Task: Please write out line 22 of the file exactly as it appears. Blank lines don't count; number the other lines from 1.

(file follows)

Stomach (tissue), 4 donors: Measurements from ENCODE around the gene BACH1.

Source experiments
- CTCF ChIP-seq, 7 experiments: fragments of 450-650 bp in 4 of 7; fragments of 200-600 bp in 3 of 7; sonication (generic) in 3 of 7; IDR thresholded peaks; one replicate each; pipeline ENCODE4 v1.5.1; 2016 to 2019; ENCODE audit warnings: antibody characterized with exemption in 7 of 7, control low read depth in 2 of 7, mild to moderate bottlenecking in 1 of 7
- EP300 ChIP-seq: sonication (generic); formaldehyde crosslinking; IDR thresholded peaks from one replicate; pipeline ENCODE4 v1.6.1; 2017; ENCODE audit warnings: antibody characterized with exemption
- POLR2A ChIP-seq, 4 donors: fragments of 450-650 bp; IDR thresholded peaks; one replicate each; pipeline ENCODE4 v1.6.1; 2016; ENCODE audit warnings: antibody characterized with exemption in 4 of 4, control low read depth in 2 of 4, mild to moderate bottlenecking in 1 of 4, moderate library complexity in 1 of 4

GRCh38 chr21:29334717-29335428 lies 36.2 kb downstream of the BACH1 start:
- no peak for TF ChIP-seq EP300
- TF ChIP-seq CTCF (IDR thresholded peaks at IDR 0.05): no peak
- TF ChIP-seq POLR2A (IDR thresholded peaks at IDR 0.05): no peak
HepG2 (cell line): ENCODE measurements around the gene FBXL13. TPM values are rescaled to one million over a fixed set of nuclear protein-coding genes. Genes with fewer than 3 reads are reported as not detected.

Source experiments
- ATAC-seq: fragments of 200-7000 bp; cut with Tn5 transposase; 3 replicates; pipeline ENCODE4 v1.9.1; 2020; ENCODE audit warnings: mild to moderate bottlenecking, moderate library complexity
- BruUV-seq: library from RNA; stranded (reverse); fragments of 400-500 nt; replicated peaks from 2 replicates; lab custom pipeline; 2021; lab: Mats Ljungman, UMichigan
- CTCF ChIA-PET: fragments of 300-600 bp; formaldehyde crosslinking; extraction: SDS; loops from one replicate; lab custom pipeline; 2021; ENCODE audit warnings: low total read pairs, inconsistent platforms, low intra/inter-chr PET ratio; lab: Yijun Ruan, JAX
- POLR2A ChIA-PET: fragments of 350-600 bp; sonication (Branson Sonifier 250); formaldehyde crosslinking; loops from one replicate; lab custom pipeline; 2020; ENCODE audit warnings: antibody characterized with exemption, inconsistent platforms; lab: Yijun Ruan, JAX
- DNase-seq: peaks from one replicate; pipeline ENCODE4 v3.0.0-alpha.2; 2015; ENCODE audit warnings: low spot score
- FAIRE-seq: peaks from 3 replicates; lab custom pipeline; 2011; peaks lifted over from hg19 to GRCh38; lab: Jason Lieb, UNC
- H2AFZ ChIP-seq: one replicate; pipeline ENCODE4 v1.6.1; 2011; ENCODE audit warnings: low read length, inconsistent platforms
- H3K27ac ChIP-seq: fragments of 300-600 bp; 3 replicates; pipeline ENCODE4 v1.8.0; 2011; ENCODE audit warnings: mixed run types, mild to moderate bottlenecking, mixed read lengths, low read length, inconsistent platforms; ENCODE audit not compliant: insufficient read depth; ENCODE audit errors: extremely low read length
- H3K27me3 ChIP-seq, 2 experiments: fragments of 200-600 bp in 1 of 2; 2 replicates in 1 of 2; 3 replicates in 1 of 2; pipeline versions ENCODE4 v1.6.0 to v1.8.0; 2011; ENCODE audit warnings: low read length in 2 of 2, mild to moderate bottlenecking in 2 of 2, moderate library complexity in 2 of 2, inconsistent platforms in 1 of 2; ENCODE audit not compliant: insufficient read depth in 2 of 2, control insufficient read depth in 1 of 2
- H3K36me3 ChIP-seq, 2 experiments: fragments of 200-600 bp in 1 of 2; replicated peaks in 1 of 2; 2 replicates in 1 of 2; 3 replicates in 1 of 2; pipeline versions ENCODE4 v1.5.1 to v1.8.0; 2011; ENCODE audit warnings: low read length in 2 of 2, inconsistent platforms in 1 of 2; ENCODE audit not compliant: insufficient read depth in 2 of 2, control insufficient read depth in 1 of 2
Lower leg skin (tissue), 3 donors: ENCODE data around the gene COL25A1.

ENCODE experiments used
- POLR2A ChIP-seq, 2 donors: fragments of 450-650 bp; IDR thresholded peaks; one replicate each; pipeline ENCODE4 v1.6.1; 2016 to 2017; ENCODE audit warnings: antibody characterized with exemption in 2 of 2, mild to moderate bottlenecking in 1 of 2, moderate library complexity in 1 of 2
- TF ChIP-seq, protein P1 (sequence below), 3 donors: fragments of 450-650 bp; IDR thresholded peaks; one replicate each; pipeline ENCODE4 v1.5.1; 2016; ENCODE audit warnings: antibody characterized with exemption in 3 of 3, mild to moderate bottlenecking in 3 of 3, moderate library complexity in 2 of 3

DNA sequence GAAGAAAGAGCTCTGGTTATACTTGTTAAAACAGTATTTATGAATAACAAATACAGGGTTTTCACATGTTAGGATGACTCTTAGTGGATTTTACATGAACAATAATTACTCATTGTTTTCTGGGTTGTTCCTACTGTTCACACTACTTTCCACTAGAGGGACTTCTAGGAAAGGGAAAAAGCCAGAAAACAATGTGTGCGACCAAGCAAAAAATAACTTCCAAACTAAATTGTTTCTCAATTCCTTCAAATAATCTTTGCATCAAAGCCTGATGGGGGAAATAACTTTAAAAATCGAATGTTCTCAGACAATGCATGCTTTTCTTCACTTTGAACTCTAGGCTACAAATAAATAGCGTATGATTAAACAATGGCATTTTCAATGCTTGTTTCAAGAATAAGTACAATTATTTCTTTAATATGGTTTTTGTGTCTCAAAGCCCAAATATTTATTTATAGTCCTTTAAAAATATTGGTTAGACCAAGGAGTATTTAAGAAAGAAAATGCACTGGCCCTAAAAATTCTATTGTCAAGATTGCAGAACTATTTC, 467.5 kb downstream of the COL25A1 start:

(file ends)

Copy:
Lower leg skin (tissue), 3 donors: ENCODE data around the gene COL25A1.